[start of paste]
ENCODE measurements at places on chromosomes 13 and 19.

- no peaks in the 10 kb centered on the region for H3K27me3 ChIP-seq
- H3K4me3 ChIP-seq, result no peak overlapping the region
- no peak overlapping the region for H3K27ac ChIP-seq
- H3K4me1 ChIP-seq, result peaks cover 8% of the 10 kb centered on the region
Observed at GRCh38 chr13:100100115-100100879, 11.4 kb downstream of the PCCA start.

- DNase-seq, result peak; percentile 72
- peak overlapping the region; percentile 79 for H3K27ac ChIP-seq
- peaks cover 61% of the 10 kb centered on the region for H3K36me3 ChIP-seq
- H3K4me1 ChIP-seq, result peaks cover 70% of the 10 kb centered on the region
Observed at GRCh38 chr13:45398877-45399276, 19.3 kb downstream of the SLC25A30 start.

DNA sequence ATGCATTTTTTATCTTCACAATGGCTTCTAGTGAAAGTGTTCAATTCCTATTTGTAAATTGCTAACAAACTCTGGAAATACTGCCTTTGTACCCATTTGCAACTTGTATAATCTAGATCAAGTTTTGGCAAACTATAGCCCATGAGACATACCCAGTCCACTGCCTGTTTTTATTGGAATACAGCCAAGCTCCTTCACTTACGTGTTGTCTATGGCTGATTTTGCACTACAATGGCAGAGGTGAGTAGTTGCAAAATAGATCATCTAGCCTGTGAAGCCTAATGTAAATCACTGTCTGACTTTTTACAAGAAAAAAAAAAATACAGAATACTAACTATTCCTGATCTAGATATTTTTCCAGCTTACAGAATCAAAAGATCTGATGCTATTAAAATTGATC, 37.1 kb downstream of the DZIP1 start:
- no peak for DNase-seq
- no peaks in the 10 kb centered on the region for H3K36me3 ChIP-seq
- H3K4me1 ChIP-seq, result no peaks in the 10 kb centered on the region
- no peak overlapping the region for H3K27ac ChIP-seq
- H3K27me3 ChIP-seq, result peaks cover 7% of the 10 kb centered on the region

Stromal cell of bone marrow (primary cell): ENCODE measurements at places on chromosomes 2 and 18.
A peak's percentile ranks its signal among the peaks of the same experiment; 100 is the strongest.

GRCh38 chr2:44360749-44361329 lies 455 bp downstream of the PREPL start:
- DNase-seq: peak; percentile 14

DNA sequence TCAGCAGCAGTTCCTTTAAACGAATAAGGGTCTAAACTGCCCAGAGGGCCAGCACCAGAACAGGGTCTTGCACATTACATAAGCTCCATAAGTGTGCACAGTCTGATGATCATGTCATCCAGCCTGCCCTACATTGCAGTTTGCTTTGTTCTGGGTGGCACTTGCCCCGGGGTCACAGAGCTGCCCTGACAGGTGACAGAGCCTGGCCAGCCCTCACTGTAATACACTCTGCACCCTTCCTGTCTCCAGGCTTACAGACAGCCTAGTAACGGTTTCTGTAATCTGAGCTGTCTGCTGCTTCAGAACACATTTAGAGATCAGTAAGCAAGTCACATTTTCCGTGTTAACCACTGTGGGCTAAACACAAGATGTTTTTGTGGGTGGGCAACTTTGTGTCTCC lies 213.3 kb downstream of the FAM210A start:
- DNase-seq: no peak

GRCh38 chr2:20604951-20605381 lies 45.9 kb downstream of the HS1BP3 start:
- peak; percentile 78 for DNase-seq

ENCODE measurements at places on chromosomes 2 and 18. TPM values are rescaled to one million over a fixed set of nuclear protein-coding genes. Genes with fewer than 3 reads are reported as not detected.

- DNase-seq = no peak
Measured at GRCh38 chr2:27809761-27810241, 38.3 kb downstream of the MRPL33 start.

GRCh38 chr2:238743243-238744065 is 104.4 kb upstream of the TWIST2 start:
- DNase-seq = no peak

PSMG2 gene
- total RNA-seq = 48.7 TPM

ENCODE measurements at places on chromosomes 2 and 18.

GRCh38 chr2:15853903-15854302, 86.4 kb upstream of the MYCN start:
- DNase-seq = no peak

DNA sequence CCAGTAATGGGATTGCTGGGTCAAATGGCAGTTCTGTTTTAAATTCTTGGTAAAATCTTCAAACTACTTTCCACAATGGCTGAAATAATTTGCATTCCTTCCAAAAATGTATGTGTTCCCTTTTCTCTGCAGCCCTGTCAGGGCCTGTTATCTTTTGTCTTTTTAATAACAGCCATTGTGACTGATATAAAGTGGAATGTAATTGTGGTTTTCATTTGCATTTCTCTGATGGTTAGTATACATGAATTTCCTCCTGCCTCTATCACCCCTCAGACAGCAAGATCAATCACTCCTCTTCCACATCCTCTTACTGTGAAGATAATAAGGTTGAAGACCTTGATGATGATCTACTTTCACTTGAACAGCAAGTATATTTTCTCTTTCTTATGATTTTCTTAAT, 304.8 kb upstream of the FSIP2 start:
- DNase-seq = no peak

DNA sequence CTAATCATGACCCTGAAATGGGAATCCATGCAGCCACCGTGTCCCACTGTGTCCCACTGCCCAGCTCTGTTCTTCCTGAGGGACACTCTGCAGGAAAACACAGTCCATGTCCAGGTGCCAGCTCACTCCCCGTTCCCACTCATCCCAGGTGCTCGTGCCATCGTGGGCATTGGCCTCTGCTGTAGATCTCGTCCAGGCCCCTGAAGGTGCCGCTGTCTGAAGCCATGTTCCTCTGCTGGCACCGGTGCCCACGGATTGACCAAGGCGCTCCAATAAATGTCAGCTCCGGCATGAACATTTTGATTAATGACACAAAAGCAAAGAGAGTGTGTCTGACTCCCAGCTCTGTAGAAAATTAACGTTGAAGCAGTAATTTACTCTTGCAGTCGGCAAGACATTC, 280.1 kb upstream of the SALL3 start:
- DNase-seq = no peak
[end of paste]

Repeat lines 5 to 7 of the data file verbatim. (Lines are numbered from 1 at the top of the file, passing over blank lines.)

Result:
- H3K4me1 ChIP-seq, result peaks cover 8% of the 10 kb centered on the region
Observed at GRCh38 chr13:100100115-100100879, 11.4 kb downstream of the PCCA start.

- DNase-seq, result peak; percentile 72